Global Governance and the Democratic Deficit: Stifling the Voice of the South

A summary from John Glenn’s article in Third World Quarterly, Vol. 29, No.2, 2008, explaining how the International Financial Institutions (IMF, World Bank & WTO) have continually failed the Global South. It focuses on input legtimacy, output legitimacy & procedural fairness. 

This article analyses the democratic credentials of the IMF, WTO & WB with regard to developing nations. Industrialised nations have been relatively successful at aggregating and managing their interests. The West’s political elite sees these institutions as legitimate. For the developing world these institutions lack input legitimacy, output legtimacy and procedural fairness.

Input Legitimacy Failures:

  • IMF: allocations of votes is based on a small number of basic votes and a second tranche of votes reflecting donations. As more states joined the institution, the percentage of basic votes fell from 11.3% to 2.1%. Changes were made at the Singapore AGM in 2006 and this doubled the amount of basic votes (total changes accounting to 1.7% of total votes with increases given to China, Turkey, Mexico and South Korea), the figure still remains very low. The G7 control 43.7% of the second tranche, the OECD nations represent 63.2%. In contrast, Sub-Saharan Africa holds only 4.6%. On major issues a majority of 85% is required and it is therefore incredibly difficult for the developing world to block anything.
  • World Bank: the US holds 16.38% of total votes. The combined vote of the majority of the African continent accounts to 6%. This effectively guarantees a US veto on any issue. The same imbalances are found on the board – Africa as a continent holds 2 seats whilst the UK alone has 1. Currently votes are determined by GDP, foreign exchange reserves etc. but why not based on population?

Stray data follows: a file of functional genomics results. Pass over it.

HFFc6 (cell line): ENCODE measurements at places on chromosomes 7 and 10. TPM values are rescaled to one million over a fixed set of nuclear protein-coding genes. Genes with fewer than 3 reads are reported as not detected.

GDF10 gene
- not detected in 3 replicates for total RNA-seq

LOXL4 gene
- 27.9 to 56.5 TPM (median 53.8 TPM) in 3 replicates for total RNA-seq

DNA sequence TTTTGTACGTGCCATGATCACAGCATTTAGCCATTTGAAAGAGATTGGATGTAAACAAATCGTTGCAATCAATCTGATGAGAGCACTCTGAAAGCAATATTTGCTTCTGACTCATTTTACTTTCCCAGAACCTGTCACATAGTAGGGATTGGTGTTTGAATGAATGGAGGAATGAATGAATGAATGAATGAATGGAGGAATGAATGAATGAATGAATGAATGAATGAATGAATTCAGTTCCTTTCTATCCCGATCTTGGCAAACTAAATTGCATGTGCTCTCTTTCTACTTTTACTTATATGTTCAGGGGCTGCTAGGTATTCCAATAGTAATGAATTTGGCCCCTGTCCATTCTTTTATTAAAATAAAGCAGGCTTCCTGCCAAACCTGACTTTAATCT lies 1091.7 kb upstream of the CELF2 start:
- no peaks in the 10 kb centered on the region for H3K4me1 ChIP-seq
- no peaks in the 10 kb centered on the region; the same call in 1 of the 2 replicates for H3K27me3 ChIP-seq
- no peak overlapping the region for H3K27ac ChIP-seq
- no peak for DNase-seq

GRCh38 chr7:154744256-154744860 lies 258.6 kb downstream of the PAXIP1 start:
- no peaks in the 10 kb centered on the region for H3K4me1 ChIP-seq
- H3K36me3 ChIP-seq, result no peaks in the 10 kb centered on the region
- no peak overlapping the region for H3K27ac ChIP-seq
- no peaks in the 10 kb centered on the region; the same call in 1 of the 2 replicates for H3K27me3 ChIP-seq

• WTO: each member has equal representation in the adoption of trade round decisions. Using Mathias Koenig-Archibugi’s threefold classification of institutions (publicness, delegation & inclusiveness) the WTO scores well in all fronts.

Procedural Fairness:

  • WB & IMF: since the 1980’s the WB would agree to lend large amounts of money if strict conditions focused on a neo-liberal economic agenda were met (e.g. Turkey was lend $200 million just after a military coup). Refusal to accept Structural Adjustment Policies would likely result in a financial crisis for the state involved. Loan negotiations are highly secretive. Neither the votes, nor minutes of the IMF’s Executive Board (the ultimate decision-making body) meetings are made public. This process took substantial power away from state governments. Some described this relationship as local responsibility without power and supranational power without responsibility. Changes were made following the Heavily Indebted Poor Countries intitative (1996), however from the onset these have required ‘sound economic policies’. Following these failures, the World Bank’s Comprehensive Development Framework may be viewed as an attempt to go beyond economic measures to encompass social and institutional arrangements too. Lending is now subject to the approval of national Poverty Reduction Strategy Papers. Conditionality has transformed. Some belief this gives states greater autonomy, others see it as a way to shift accountability on to national governments whilst at the same time the IFIs yield considerable power.